New Study Shows That Running Can Benefit the Spine

Does that sound counter-intuitive?  At first glance it does, but research into conditions of the back is a thriving sector and new discoveries are always coming to the surface.  As medical understanding expands, we often find some of our most cherished beliefs challenged.

A new study shows that running can benefit the spine and reduce back pain, due to its effects on spinal discs.

Strengthening The Spine

Conducted at Deakin University in Australia, the study implicated 79 participants and its conclusions challenge existing perceptions of the value of running to the spine.

Of particular interest are findings concerning the intervertebral discs.  Formerly believed not to respond to exercise in the same way our muscles do, the study found that discs were materially strengthened by running.

Because discs regenerate at a much slower rate than other tissue, the pre-study perception was that they didn’t respond quickly enough for exercise to help.  It was even believed that regeneration could not occur within the human lifespan, due to the nature of the tissue involved.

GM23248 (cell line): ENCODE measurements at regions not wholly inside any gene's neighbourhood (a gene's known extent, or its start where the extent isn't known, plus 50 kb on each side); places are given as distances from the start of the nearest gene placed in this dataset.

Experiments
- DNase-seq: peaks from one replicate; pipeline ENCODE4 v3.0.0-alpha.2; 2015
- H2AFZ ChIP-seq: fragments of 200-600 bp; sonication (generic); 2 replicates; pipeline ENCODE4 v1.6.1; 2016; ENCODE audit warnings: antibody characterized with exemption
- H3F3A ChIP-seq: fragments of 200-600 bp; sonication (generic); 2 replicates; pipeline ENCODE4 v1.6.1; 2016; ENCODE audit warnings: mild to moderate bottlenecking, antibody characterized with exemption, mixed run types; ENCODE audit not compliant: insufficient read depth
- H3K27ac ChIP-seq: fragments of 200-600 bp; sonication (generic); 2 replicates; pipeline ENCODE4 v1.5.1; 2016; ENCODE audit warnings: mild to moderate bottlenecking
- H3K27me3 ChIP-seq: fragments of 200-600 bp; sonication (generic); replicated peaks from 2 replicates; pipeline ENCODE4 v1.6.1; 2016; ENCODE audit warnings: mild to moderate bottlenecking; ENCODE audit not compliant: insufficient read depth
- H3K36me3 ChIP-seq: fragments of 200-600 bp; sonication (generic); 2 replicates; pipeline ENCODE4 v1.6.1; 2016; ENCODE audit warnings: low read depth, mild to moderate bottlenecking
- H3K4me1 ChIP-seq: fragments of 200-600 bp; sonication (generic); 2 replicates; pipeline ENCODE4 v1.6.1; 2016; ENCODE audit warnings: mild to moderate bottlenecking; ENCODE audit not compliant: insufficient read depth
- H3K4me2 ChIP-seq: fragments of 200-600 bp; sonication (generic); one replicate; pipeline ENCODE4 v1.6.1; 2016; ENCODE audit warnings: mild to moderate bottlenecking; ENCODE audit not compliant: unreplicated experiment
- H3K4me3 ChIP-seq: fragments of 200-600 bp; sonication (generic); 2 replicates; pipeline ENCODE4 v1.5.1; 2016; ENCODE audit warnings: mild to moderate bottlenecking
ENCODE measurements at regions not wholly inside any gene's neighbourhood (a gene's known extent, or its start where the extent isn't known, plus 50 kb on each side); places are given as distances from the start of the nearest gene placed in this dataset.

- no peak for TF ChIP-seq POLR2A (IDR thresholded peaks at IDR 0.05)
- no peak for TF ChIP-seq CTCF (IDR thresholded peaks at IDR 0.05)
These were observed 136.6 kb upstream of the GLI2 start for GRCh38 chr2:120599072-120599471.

And the study has some even better news for those not into running – activities like walking and taking the stairs were seen to have a similar strengthening effect on the discs.

Starting Early

The preventative link between running and back pain was also touched upon in the Deakin University study.  It was determined that regular exercise as a lifestyle component was desirable for people of all ages, but that starting in the teens through the early 30s, had a substantial impact on spine health.

Even older people can benefit from exercise like walking, or the use of stationary stepping machines.  Any of these activities supports spine health by safeguarding the integrity of the intervertebral discs.

Your body was made to move!

In general, it makes sense that running (when practiced in moderation and with the proper technique and footwear) would support the health of your spine.  Your body was made to move.  The enemy of spine health in the modern age is a lack of activity.

Many of us spend long periods of time sitting, at work and at home.  Many people, further, are employed in jobs that demand they stand for long periods of time.  Stationary, static positions are stressful for the body because of its fundamental nature, which is kinetic.

While we can’t spend our lives in perpetual motion (which might be just as damaging to our backs), we can think about what we’re doing to keep our bodies moving.  Because the nature of the body is kinetic, it needs us to give it what it craves – movement that’s healthy and supportive of our spine health.

So, while you may not be inclined to hit the track any time soon, a brisk walk or choosing the stairs over the elevator can be beneficial to the health of your spine.  Intentionally taking breaks from static positions to move around is a life practice that we can all benefit from.

Contact the Advanced Spine Center for more information.